Nearly 2.5 million Americans are in prison in the United States. Although we've mastered that form of low income housing, the Shawshank Redemption has all taught us that prison is not that much fun. During the 1970s, however, some of America's incarcerated were treated to the best American blues musicians including a stand-out set by B.B. King forty-two years ago (he plays Segerstrom Hall this weekend) and music industry executives (better dressed wardens) saw a great opportunity to capitalize on their performances before a permanent and uniformly dressed audience.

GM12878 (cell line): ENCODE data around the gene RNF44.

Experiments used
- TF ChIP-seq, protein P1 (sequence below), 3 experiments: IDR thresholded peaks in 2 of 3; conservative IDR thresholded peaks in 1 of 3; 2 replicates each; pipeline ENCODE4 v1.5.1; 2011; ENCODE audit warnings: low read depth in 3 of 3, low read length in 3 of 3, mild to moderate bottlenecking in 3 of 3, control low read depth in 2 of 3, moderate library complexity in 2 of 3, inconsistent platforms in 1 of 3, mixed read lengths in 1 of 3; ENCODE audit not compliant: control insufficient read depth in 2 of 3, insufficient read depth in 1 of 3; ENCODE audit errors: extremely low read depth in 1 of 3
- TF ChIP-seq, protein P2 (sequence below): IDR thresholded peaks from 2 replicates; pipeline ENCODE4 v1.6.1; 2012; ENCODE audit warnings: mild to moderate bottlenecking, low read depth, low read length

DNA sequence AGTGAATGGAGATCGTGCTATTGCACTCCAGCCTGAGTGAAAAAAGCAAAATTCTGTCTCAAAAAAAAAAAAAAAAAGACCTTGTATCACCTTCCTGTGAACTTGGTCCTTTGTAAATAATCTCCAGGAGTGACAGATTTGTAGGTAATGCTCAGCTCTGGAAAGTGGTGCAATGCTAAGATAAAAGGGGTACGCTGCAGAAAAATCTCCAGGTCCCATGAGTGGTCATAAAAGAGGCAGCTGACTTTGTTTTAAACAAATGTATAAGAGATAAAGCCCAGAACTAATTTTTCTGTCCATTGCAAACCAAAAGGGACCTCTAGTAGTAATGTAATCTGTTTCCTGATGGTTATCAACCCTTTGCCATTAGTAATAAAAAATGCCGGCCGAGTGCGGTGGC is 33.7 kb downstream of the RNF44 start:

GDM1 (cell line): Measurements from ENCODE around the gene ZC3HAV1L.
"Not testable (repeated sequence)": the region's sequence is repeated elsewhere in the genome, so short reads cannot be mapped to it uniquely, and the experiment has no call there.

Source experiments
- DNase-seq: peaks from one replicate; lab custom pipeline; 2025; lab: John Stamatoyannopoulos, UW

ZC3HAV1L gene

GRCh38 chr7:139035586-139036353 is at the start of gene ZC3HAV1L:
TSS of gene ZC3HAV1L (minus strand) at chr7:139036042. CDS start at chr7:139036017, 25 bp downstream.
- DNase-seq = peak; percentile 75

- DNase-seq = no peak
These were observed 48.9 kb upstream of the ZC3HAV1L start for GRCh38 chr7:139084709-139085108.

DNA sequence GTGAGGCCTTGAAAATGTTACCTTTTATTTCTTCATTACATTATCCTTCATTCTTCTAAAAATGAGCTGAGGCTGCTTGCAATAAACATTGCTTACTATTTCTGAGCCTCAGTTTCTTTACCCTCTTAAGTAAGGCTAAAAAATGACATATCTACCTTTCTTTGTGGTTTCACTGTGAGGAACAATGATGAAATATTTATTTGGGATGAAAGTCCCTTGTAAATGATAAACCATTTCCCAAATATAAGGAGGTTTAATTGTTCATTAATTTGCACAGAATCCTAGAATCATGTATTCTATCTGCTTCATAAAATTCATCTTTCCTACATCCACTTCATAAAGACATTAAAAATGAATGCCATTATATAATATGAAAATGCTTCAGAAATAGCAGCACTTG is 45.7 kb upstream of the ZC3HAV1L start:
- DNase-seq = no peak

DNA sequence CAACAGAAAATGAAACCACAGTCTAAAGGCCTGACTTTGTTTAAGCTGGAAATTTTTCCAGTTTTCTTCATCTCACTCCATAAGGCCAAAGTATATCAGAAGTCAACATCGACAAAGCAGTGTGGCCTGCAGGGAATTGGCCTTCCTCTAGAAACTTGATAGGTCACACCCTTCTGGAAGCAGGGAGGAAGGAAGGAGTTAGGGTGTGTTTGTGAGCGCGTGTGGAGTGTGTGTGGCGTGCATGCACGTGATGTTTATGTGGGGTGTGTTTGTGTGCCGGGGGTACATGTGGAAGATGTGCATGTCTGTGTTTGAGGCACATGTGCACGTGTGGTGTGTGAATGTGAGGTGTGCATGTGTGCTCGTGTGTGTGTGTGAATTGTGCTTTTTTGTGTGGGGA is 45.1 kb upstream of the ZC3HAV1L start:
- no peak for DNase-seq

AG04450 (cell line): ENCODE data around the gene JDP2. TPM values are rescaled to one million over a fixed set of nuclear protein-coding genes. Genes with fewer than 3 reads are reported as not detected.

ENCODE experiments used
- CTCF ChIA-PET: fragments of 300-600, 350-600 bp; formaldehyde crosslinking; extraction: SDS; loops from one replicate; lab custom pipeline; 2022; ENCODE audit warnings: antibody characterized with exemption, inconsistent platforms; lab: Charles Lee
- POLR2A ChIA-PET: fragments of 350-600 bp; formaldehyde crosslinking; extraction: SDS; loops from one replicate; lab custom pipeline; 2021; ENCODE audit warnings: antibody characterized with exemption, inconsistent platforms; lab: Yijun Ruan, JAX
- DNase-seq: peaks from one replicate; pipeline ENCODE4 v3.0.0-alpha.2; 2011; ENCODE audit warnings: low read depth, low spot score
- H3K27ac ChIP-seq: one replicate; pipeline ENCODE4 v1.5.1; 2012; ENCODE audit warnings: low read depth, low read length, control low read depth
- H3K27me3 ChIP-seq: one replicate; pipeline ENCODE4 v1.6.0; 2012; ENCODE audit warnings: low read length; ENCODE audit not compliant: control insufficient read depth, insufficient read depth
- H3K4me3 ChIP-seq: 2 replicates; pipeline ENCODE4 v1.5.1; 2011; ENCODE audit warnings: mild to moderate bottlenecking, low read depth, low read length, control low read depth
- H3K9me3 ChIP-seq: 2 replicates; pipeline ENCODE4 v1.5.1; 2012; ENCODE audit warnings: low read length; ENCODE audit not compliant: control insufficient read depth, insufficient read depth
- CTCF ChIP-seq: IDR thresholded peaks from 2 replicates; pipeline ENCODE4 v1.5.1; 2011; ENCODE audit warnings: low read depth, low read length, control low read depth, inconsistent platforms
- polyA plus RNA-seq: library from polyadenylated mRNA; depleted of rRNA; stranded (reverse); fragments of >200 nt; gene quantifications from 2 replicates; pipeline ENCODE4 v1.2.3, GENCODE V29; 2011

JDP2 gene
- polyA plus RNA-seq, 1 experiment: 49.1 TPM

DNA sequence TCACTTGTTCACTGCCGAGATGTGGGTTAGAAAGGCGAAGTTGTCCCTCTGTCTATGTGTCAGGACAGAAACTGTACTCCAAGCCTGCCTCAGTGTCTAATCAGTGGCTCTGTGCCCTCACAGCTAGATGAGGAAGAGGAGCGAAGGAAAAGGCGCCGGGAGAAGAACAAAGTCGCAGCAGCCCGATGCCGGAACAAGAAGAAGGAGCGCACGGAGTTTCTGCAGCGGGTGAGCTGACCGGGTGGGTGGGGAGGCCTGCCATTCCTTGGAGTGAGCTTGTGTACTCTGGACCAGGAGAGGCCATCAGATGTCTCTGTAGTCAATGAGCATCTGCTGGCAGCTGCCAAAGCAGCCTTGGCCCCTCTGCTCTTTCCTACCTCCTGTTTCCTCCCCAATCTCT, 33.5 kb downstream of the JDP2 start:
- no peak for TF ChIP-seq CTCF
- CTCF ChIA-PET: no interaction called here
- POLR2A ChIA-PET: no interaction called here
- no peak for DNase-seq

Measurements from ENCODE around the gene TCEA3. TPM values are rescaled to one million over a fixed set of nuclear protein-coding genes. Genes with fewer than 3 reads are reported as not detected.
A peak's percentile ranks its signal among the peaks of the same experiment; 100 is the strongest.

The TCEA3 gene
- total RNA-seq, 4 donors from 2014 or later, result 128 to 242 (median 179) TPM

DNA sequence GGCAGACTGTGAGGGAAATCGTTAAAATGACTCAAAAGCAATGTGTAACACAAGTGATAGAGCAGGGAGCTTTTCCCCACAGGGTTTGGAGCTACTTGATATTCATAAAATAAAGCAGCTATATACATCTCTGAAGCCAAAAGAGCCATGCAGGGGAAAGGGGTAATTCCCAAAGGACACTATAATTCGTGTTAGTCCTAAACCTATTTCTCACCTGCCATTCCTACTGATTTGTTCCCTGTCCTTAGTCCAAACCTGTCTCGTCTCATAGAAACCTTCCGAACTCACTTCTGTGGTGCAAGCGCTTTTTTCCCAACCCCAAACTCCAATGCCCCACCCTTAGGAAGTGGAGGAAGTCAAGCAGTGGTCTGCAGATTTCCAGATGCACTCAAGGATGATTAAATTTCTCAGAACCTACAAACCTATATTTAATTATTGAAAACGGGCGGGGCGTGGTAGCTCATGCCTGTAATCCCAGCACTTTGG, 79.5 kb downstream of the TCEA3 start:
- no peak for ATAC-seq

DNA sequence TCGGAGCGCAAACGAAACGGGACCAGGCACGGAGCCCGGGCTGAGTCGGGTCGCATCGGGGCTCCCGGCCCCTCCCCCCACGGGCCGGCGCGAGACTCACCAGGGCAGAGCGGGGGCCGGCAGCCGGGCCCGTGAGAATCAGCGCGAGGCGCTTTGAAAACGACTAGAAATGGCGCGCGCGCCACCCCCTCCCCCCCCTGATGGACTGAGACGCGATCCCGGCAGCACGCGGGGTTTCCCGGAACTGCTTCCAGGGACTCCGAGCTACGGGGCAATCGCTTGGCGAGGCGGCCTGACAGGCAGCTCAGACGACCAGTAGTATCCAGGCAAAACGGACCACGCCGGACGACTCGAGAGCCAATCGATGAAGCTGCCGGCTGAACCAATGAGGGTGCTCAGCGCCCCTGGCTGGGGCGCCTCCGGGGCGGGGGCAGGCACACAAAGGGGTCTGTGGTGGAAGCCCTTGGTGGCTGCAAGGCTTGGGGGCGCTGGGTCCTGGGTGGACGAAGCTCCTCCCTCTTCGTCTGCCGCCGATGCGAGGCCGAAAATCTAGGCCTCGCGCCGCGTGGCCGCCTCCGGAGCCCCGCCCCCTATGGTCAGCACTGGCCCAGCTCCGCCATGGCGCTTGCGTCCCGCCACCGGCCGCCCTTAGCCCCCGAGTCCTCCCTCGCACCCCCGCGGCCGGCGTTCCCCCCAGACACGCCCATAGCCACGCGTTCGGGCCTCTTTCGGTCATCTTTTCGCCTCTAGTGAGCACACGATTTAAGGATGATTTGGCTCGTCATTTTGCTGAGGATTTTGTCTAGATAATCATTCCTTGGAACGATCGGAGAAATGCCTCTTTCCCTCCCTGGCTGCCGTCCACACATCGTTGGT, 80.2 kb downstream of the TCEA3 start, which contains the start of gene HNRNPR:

B.B.King contemplates how to defend himself with a sharpened guitar pick.
It's all Johnny Cash's fault. His 1968 album At Folsom Prison was an unprecedented success. He even returned to lock-up the next year to record Live At San Quentin. Record labels took note of these raucous crowds and found a gimmick that could sell. The gimmick tailed off by the mid 1970s but country musicians and blues cats had a new stop on the touring circuit for a little while. Here are five of blues records recorded in the clink: